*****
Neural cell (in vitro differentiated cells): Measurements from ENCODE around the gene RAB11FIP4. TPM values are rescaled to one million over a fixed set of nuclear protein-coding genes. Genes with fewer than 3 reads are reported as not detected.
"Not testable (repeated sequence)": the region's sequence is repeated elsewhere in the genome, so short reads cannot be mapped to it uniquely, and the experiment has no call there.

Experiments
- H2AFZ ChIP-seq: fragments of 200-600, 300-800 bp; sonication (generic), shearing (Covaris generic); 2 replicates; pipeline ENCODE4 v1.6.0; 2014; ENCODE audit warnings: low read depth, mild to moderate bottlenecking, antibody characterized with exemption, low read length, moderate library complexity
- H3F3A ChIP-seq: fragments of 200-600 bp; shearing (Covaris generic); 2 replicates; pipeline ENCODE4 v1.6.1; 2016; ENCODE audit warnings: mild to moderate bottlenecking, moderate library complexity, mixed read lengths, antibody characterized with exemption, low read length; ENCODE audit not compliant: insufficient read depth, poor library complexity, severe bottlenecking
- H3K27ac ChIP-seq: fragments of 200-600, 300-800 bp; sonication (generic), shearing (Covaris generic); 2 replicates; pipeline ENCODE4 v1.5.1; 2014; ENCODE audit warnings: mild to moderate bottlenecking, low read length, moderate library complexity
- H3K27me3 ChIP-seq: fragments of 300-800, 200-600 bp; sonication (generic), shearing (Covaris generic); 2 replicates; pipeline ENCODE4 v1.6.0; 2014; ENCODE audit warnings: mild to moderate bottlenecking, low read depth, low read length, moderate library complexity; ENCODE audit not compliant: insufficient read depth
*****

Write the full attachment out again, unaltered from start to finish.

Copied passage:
Neural cell (in vitro differentiated cells): Measurements from ENCODE around the gene RAB11FIP4. TPM values are rescaled to one million over a fixed set of nuclear protein-coding genes. Genes with fewer than 3 reads are reported as not detected.
"Not testable (repeated sequence)": the region's sequence is repeated elsewhere in the genome, so short reads cannot be mapped to it uniquely, and the experiment has no call there.

Experiments
- H2AFZ ChIP-seq: fragments of 200-600, 300-800 bp; sonication (generic), shearing (Covaris generic); 2 replicates; pipeline ENCODE4 v1.6.0; 2014; ENCODE audit warnings: low read depth, mild to moderate bottlenecking, antibody characterized with exemption, low read length, moderate library complexity
- H3F3A ChIP-seq: fragments of 200-600 bp; shearing (Covaris generic); 2 replicates; pipeline ENCODE4 v1.6.1; 2016; ENCODE audit warnings: mild to moderate bottlenecking, moderate library complexity, mixed read lengths, antibody characterized with exemption, low read length; ENCODE audit not compliant: insufficient read depth, poor library complexity, severe bottlenecking
- H3K27ac ChIP-seq: fragments of 200-600, 300-800 bp; sonication (generic), shearing (Covaris generic); 2 replicates; pipeline ENCODE4 v1.5.1; 2014; ENCODE audit warnings: mild to moderate bottlenecking, low read length, moderate library complexity
- H3K27me3 ChIP-seq: fragments of 300-800, 200-600 bp; sonication (generic), shearing (Covaris generic); 2 replicates; pipeline ENCODE4 v1.6.0; 2014; ENCODE audit warnings: mild to moderate bottlenecking, low read depth, low read length, moderate library complexity; ENCODE audit not compliant: insufficient read depth